The Black rhino is a browser, its main foods being the thin regenerating twigs of woody growth and legumes.
A great variety of plant species are utilised, although acacia seems to be a favourite (Nowak, 1999). The natural diet of the Black rhinoceros is characterised by a high fibre and moderate to high protein content (Claus and Hatt, 2006). They eat a wide range of browse species in any given habitat, but while over 100 species may be ingested during a year’s foraging, 90% of the diet is commonly made up from fewer than 20 species. Grass is generally only eaten incidentally while foraging for low-growing herbs, but new soft grass leaf growth is voluntarily taken (Adcock and Amin, 2006).
Twigs are gathered with the prehensile upper lip, drawn into the mouth, and snapped off with the premolars.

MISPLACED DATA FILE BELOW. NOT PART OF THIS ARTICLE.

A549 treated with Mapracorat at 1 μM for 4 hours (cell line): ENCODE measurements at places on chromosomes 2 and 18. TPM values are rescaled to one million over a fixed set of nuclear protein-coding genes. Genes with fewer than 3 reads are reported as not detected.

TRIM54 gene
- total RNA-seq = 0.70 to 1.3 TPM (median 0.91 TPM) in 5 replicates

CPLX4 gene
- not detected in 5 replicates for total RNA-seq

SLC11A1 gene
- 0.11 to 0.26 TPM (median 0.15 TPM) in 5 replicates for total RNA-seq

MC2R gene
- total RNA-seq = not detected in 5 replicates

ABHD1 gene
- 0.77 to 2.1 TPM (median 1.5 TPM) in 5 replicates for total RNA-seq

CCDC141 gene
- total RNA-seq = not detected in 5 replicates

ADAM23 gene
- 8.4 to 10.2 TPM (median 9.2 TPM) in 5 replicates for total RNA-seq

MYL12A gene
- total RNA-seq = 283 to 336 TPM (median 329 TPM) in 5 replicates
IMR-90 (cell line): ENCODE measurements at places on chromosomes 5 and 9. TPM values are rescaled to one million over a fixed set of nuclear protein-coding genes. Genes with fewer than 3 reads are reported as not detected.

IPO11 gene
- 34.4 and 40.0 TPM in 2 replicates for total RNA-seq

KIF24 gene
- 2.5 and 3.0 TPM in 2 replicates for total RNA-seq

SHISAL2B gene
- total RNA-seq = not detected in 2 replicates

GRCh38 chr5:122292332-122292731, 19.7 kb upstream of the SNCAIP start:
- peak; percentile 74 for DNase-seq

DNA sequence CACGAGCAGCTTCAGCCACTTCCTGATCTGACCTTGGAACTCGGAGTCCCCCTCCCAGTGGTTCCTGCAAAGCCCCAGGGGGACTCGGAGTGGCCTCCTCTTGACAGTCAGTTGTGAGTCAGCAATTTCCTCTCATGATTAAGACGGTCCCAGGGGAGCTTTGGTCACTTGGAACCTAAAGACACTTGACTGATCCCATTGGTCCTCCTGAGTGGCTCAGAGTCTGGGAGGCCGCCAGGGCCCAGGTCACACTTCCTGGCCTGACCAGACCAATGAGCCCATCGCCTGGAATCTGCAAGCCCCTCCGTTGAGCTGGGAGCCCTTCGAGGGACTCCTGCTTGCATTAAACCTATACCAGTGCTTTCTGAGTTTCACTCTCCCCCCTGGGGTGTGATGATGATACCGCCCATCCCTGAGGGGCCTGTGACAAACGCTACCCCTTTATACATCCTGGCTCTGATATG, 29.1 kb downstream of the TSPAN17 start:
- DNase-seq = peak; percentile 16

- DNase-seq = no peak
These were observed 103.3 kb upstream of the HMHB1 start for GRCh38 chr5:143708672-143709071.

Drinking occurs every day if water can be reached and mineral licks are visited regularly (Nowak, 1999). Black rhinos are most active during the night-time when most of their foraging and drinking is done. Foraging also occurs in the cooler hours of the morning and afternoon, but wallowing and / or sleeping in a cool, breezy or shady spot is the main activity during the heat of the day (Adcock and Amin, 2006).